Do-it-yourself (DIY) kits promise a cheap and easy way to make your own will. CHOICE put four to the test, asking our experts to evaluate them. We found will kits can be an excellent research tool when drafting your own will and there are huge differences. Depending on your situation and skills, the best ones can enable you to do a DIY will. However, CHOICE recommends obtaining legal advice, particularly if you have small children, complex financial affairs or a complicated family situation.
Who needs a will?
If you haven’t got around to writing or updating your will, you’re not alone: according to the NSW Public Trustee, about 40% of Australians don’t have a valid will. Even if you’ve made one at some point, it’s important to keep it up to date. If you marry, for example, your will is likely to be revoked; and if one of your beneficiaries dies, part of your will may no longer be valid.
Drafting your will may not be a pleasant task, but it’s essential for protecting your loved ones. If you die without a will, your estate will be distributed according to rules set out in state legislation. This may mean your spouse is not adequately protected, especially if they’re de facto.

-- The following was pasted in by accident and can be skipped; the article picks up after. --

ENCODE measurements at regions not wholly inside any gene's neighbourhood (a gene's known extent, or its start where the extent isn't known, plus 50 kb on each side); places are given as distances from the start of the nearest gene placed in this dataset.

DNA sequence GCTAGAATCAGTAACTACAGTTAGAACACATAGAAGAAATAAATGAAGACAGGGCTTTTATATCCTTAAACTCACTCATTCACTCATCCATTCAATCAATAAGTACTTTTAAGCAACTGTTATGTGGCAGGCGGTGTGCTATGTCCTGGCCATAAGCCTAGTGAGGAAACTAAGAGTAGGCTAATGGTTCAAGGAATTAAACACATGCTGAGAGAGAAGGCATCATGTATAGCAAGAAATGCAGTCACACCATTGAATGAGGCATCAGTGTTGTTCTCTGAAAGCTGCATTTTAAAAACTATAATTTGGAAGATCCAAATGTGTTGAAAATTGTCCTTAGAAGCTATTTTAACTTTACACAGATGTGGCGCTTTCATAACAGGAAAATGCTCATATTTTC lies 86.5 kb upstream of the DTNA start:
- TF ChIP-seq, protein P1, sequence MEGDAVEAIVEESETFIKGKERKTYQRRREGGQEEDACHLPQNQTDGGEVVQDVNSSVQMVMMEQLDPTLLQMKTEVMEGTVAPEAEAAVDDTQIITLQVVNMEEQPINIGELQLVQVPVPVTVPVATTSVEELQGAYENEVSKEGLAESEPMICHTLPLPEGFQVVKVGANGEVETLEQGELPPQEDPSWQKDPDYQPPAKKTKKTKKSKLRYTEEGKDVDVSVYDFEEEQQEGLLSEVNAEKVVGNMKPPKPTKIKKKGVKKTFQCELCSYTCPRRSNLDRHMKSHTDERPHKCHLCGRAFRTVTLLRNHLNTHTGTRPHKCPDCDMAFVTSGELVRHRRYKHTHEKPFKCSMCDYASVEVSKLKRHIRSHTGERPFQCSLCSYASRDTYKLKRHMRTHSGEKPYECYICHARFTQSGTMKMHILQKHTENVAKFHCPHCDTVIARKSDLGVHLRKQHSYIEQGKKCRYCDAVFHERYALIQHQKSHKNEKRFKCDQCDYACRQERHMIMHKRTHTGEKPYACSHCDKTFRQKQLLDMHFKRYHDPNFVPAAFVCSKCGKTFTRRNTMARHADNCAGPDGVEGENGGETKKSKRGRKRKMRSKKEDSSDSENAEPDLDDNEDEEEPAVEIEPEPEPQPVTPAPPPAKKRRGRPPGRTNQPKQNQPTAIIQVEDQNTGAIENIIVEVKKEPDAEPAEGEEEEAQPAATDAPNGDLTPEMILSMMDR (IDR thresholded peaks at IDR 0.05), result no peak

There are many pitfalls in drafting your will; in most cases, it’s safer to get expert advice:
Financial arrangements made in your lifetime, such as debts, joint tenancy or binding financial arrangements, don’t die with you – they must be honoured by your estate.
is a minefield: selecting the beneficiaries may be up to the discretion of the trustee of your fund – someone you’ve never met and who does not know you or your family situation.
Even if you disinherit immediate family members or dependants, they may still be able to contest your will.
If one of your beneficiaries dies, part of your will may no longer be valid and the gift you leave to them may instead be distributed according to state government rules.